All that Hellman actually achieved with Two-Lane Blacktop was intentional. The film that looked haphazard and meandering was in fact intricately formed, designed to provoke feelings of unsettlement. Surmised perfectly by the promotional slogan that appeared on the poster (No Beginning…. No End…. No Speed Limit!) the whole essence of the movie was it's own meaninglessness. It was the perfect brutal reflection of a smug self-satisfied year when the shit of the peace and love era was really hitting the fan. (After the fanfares of the 60s came this horrifically deathly silence). A whole film constructed like the never-ending layers to an unsolvable puzzle, where everyone is lost and nothing has purpose. The race, the centre point of the whole exercise, became unimportant after ten minutes when the two sides start helping one another. Eventually the audience themselves become unwilling participants in this spectacle - watching a non-story without end was a meaningless experience in itself! In an act of total subversion Hellman had presented Universal, not with the film about nihilism that they so desired, but a film that actually was nihilism.

He took the road movie genre far beyond the failed dreams of Easy Rider. Intelligent and thought provoking, Two-Lane in all its glorious open-ended detail was a perfect allegory to the early 1970s. The one flaw was the alienation of its potential audience. The American public and Universal Pictures preferred a comforting image of the present and found Hellman's vision unpalatable. The disappointments of the 60s left most people wanting stability in their art as opposed to challenge and radicalism. The complexities of the real world demanded soothing simplicity. And this was not a phenomenon intrinsic to film, as Neil Young was to discover. The average punter demanded the unthreatening country rock sound of Harvest or After The Goldrush rather than the dark black melodrama of Tonight's The Night or On The Beach. Much like the Reaganite 80s when bland corporate rock ruled the airwaves, the unthinkable truth in the shape of Watergate or the secret bombing of Cambodia demanded an AOR soundtrack. Maybe only now with hindsight can we make sense of and appreciate this.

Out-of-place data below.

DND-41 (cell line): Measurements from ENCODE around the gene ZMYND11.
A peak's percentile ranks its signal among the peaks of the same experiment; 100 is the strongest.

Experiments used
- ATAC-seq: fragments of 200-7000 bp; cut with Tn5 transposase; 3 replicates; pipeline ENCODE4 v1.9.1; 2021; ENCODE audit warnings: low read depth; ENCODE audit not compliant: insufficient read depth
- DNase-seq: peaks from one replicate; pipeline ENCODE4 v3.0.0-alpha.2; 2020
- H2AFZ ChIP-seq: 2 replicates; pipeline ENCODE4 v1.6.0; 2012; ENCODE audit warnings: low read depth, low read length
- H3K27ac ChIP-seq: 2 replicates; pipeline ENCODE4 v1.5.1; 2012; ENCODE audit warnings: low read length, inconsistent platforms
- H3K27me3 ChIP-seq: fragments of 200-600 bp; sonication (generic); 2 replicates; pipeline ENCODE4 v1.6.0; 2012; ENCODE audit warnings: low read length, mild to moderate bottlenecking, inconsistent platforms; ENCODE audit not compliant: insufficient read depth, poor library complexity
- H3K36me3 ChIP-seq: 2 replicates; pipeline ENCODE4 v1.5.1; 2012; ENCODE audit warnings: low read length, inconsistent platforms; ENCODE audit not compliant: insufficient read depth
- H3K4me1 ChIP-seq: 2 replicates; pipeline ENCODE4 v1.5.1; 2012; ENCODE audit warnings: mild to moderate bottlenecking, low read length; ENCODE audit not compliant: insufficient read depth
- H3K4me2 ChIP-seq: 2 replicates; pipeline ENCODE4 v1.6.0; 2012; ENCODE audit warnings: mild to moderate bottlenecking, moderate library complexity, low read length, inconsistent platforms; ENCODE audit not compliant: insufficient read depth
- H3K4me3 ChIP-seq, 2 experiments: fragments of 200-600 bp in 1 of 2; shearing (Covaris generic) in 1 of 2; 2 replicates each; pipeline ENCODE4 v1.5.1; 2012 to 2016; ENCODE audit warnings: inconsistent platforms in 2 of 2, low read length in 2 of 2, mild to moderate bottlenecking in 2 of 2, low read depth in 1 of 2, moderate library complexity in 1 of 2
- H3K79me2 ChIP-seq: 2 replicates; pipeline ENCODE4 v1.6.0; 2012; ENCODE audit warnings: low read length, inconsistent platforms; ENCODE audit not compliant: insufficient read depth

America the Superpower, that could put men on the moon and inflict democracy wherever it pleased, was not at peace with itself. Beyond the huge and powerful city centres and the glory of the Stars and Stripes was the timeless vacuum where nothing ever changed. Between the government propaganda of the greatest nation on earth and the liberal ideals of the counter culture was this god-fearing land where it was forever 1954. Two-Lane was the road to this meaningless place with its car races, small-mindedness, and sheer mindnumbing ordinariness that, according to Hellman, was the real America today. The only escape from the cities and the remnants of the previous decade was to this wasteland: bleached-out, numb, lonely and emotionless.

A bleak film then, but not without an absorbing beauty. A strange existentialist journey to nowhere, but given the outstanding performance of Warren Oates, compelling and watchable. For Hellman it had been an abstract departure from the Cormanesque B-movies and Westerns for which he had been renowned and his bravery was rewarded by a marked downturn in his career. Left behind by the likes of Coppola and Scorsese it was in 1987 as Assistant Director of Filmography on Robocop before he next worked on a project of significant proportions.

However, for aficionados his reputation as an original and inspired filmmaker remained intact, and in 1991 he approached the unknown Quentin Tarantino who was hawking a script entitled Reservoir Dogs. After helping secure the funding Hellman ended up as Executive Producer, but the young director has paid homage to the importance of his work on several occasions. In different hands his ideas and techniques - updated and reissued - have found success elsewhere, but unlike other pioneers the original films remain obscure and rarely seen. In Tarantino's own words, "It's a real shame there are no new Monte Hellman pictures showing in our movie houses." And though it is unlikely that Quentin's patronage will lead to a revival of Travolta-like proportions the sentiment is a worthy one. Two-Lane Blacktop was simply too dark for success, but its flawed glory and defiant intent stand testament to a unique and maverick talent that peaked out of time. Considering the sterility of present day Hollywood we film fans can only hope it might return.


Interview with Monte Hellmanby the Austin Chronicle at the Hellman Retrospective

The Onion's interview with Monte Hellman.

Director Richard Linklater gives 16 reasons to love Two Lane Blacktop

Cinescene's review

Greatest Car movie Ever!- The Film Threat review of Two-Lane Blacktop. While there, check out the Film Threat interview with Hellman, and their article on Hellman's brand of existentialism...the links are at the bottom of the review page.

Vincent Canby's positive review in the New York Times.

Good review from

A very complete review of the new DVD collector's edition

The IMDB's extensive Hellman Filmography. You can also purchase the film at this site.

The video was finally released in 2000 by Anchor Bay films. See their Hellman Spotlight, and order the film in VHS or DVD

Buy the Poster